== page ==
The beginning of Our Universe, and the Relativity of Quantum Phenomena

By | March 31, 2023

This image has an empty alt attribute; its file name is WhatsApp-Image-2023-03-31-at-2.48.52-AM-1024x610.jpegDiverse Quantum Field Theories and inter-related issues are presented here, accompanied by associated questions, philosophical discussions, and insights احسن جامعة فى مصر. This article includes among others, discussion about the beginning of our universe, time-space observations, and the non-deterministic needs for actual experiments to prove theories in physics, specifically the possibility to ascertain the existence of an object in space without necessarily interacting with it. Part of the issues discussed here is more philosophical rather than in the realm of theoretical physics.

Special relativity was introduced in 1905. It tells us how motion, time, and velocity are relative to the observer and they are not absolute. Also, we know that particles cannot exceed the speed of light. General relativity, which was introduced in 1915, is about gravity and tells us how space-time is bent due to mass while affecting particle motion.

Quantum Physics explains the interaction between particles, which constitute the matter and their related forces, namely, it explains how everything works. Einstein was among the first physicists who described the evolution of ideas from early concepts to relativity and quanta [1] and the introduction of gravitational waves [2].

There are three forces that matter interacts with: electromagnetism, which explains how atoms hold together, the strong nuclear force, which explains the stability of the nucleus of the atom, and the weak nuclear force, which explains the radioactive decay of some atoms. These three theories were assembled under the umbrella called the standard Model of particle physics. The problem with this model was that it did not explain why matter has mass.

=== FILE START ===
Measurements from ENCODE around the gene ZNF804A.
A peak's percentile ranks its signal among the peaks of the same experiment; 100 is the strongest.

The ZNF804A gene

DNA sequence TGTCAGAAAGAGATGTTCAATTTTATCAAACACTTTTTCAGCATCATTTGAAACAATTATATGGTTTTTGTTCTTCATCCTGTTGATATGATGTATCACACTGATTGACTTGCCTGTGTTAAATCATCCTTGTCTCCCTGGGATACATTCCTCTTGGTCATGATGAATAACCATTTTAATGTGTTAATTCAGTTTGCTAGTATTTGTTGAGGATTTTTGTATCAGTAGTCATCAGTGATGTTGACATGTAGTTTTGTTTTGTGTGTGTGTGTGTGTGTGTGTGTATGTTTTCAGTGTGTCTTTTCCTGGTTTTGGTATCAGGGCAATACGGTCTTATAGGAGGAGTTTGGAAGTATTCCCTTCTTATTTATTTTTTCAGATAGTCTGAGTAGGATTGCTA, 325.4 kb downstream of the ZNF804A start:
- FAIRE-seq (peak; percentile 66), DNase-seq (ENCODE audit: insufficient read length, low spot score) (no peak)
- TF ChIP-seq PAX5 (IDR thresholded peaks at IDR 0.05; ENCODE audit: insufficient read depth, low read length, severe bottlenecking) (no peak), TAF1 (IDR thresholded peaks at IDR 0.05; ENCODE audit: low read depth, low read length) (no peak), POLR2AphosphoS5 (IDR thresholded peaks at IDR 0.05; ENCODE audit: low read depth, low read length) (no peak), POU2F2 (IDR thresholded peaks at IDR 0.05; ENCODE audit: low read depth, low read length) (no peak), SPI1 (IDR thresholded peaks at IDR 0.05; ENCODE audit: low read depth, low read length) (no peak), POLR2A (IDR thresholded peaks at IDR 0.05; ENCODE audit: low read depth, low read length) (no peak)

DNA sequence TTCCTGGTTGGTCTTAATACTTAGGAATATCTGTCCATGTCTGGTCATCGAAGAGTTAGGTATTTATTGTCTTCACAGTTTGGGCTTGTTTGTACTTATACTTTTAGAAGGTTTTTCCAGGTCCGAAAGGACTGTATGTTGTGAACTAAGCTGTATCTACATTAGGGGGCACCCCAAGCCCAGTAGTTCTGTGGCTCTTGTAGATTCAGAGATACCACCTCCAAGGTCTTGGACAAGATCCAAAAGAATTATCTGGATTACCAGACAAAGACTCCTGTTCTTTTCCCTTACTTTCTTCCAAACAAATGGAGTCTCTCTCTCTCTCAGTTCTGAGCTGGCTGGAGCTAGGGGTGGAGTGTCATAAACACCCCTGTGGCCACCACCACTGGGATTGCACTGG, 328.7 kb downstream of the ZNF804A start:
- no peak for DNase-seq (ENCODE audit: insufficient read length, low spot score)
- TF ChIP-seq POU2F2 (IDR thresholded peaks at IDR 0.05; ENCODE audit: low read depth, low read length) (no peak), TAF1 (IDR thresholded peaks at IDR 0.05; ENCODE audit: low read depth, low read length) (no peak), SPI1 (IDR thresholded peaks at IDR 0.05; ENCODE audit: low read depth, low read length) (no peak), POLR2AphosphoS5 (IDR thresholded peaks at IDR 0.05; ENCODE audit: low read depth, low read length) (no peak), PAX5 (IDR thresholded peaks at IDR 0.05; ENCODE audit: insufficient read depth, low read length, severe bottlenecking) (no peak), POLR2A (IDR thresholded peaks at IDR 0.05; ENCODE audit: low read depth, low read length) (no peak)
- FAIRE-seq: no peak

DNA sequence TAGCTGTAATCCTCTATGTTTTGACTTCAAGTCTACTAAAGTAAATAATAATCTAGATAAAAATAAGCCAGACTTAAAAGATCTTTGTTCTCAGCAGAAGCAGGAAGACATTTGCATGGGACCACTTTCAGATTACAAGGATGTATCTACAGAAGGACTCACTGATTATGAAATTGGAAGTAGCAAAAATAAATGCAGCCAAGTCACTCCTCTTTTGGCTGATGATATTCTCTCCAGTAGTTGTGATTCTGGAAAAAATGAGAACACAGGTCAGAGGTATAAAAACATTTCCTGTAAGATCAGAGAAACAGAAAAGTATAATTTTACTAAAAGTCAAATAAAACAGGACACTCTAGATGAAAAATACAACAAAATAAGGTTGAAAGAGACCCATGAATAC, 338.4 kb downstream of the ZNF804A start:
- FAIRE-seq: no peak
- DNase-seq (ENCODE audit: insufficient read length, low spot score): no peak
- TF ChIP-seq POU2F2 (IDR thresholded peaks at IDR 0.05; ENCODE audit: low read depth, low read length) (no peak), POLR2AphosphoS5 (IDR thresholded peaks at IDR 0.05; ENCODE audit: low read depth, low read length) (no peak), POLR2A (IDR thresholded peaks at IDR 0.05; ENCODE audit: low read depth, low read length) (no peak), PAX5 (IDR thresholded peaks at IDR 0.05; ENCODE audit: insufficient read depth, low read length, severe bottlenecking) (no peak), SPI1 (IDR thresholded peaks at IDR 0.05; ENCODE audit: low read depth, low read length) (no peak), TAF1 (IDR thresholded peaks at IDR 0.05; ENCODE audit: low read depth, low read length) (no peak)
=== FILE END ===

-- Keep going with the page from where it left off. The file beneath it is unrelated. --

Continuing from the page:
Almost everybody agrees that the universe had a definite starting point. Some physicists believe that the actual point or time of creation cannot be explained by the currently known laws of physics. We are aware of the existence of gravitational waves that are caused by movements of large masses. Those waves were predicted by Einstein and they are included in his theory of general relativity.

13. 8 billion years ago, the Big Bang occurred [4]. Accordingly, this is the distance that the observable universe may extend, which is 13. 8 billion light-years. We may assume further that the space-time beyond that distance might be another universe and so there might be multi-universes or multiverse. We may argue about the Big Bang that generated our universe. What if there was more than one Big Bang? This assumption may lead to the existence of a multiverse.

A new era for the understanding of our universe may be started recently by the discovery of Higgs boson. A boson is a type of subatomic particle that imparts a force. Peter Higgs tried to explain why certain particles have mass and others do not have mass and they float in the universe like photons of light. According to Einstein, E=mc^2 which means that energy and mass are equivalent to one another, that is mass m=E/c^2 accordingly, if we add enough energy we may create mass. We have had endless debates about how the universe began and what was before that. My assumption based on many arguments is that the only way we do not violate any conservations laws is to assume that our universe was created out of nothing. There might be another theory that supports the idea that there’s no end or beginning to the creation of our universe.